Paul Sundberg of the National Pork Board stated that swine producers do not recognise on-going losses from aflatoxin, although they may occur in localised production areas in severely affected crop years. Only a very small number of cases of aflatoxin toxicity in swine are reported in the US due to the existing food safety regulatory systems. The poultry industry now relies upon sampling of corn by feed mills, to keep the contamination within the levels stated by the FDA guidelines. The sampling is often part of the same integrated production and marketing operation. The rate of sampling by the feed mills varies greatly and is dependent on industry reports of the occurrence of aflatoxins in corn from specific locations in that year. For example, when corn industry reports aflatoxin contamination in specific states or when positive samples are found during routine sampling, the rate of sampling by the poultry industry is greatly increased in those areas. A large integrated turkey producer reported conducting 2,200 non-ELISA assays for aflatoxins, costing approximately $ 2.67 per test and 4,200 tests were also carried out for fumonisins, DON and ZEN using ELISA test kits at $ 7 per test. These tests were conducted in the company’s laboratory which serves the feed mill and production facilities. The huge number of tests conducted were to assure the safety of approximately 400,000 tonnes of corn and were skewed to test a greater proportion of the locally bought southeast corn, than ‘corn belt’ corn.

Mycotoxin management strategies

The best practical way to control mycotoxin levels is to use rapid test kit systems for the analysis of mycotoxins in raw ingredients which are not yet in silos. Different rapid test kit systems are validated for different mycotoxins and commodities offering a very quick and effective way of raw material screening before they enter the feed mill. Once the levels are known, every feed mill can estimate the quality of its raw ingredients in terms of mycotoxin contamination and can effectively and more precisely (by dosage adjustment) apply feed additives during feed production.

Another strategy of mycotoxin risk management is to test for the presence of mycotoxins in finished feeds. This method has some advantages and disadvantages. Since each raw ingredient can bring its own mycotoxins into the finished feed, the most important advantage is that the presence of raw ingredients with a low inclusion rate (5-10%) which can still cause significant contamination of the finished feed but can be inadvertently overlooked if not tested, can be identified by testing the finished feed. The most important disadvantage is that analysis of finished feed takes quite a long time. So much so that the tested feed is likely to have been fed to the animals by the time the results from the analysis are known.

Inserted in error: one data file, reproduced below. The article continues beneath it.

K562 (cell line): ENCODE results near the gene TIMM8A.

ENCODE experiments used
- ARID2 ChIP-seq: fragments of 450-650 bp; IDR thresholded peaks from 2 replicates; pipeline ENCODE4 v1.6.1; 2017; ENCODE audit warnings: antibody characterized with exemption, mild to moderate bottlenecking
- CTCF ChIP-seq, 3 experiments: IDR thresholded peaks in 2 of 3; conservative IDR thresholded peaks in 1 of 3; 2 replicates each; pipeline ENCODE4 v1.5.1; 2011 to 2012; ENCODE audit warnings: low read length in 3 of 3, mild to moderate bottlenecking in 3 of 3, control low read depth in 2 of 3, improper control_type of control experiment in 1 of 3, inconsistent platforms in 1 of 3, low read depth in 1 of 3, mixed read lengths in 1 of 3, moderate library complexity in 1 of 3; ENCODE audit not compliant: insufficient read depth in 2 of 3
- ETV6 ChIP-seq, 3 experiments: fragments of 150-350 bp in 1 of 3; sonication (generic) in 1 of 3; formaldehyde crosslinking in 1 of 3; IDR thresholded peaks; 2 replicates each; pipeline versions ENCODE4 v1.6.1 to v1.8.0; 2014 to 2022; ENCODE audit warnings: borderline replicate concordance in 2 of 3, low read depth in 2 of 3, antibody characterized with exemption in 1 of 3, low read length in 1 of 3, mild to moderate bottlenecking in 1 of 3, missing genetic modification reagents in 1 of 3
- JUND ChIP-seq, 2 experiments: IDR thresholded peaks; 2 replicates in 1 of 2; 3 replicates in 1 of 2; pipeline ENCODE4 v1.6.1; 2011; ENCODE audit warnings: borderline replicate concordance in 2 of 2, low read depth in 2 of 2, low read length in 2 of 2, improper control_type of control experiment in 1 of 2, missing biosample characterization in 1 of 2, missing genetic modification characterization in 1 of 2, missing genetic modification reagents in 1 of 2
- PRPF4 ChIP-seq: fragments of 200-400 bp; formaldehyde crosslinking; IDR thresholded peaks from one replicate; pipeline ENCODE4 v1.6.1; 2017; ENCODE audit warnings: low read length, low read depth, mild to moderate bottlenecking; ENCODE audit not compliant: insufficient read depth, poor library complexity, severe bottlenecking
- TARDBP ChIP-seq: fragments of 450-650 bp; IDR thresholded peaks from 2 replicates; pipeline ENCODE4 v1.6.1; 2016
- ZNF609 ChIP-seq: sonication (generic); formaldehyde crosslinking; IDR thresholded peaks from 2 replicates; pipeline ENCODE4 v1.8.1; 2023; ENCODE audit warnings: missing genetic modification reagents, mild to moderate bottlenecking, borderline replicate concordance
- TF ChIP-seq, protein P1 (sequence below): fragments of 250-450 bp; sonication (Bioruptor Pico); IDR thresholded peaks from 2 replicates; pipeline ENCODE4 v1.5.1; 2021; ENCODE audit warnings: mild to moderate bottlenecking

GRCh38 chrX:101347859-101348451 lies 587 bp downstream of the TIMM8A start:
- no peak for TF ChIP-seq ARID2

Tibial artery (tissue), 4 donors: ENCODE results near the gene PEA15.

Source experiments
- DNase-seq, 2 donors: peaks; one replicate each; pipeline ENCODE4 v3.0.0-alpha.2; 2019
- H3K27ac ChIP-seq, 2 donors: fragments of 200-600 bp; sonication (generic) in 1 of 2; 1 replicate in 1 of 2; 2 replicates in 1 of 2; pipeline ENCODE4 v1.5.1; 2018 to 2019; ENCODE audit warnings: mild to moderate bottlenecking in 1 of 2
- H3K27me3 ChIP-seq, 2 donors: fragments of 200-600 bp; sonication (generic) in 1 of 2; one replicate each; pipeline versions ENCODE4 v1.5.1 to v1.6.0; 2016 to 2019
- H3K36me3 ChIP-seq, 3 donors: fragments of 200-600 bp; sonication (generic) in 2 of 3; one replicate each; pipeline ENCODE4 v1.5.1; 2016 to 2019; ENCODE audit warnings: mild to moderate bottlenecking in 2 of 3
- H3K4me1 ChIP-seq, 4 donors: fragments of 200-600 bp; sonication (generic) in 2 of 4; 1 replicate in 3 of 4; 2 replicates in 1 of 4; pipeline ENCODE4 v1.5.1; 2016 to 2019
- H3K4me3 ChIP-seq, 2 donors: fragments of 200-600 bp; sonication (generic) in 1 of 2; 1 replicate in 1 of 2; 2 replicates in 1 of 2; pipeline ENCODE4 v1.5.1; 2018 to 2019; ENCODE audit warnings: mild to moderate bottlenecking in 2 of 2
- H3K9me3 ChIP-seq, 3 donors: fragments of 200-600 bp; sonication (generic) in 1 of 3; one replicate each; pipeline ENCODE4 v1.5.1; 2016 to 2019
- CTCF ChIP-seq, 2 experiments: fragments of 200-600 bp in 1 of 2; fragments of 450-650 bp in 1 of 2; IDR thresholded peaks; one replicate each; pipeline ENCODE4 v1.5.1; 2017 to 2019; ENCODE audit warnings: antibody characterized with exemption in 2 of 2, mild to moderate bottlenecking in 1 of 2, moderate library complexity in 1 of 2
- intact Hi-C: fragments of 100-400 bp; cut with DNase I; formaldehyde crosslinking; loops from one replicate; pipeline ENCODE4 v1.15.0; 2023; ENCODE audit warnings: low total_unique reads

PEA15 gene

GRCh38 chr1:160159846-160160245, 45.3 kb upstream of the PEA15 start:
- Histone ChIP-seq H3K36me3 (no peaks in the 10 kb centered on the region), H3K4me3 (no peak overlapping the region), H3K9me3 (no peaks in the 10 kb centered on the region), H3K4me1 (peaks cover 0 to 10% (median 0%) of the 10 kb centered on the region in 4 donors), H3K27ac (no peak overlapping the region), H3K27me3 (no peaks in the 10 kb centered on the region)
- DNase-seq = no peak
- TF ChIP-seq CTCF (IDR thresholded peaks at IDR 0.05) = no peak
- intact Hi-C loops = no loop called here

Storage mycotoxin contamination (ochratoxins, aflatoxins) can be prevented by keeping temperature and moisture content in silos low whilst aerating the grain regularly. In cases where perfect storage conditions cannot be guaranteed, the use of mould inhibitors is highly recommended. To mitigate the negative economic impact of mycotoxins on animal health, the application of specific feed additives (mycotoxin deactivators) is highly recommended. The Adisseo web application – Mycoman, informs the user about mycotoxin challenges and based on the challenge levels, calculates the necessary and effective dosage of the Adisseo mycotoxin deactivators product line. Mycoman is currently available for free online from Android Play Store (Google) and iOS (App store).

References available on request

Author: Radka Borutova, Adisseo, France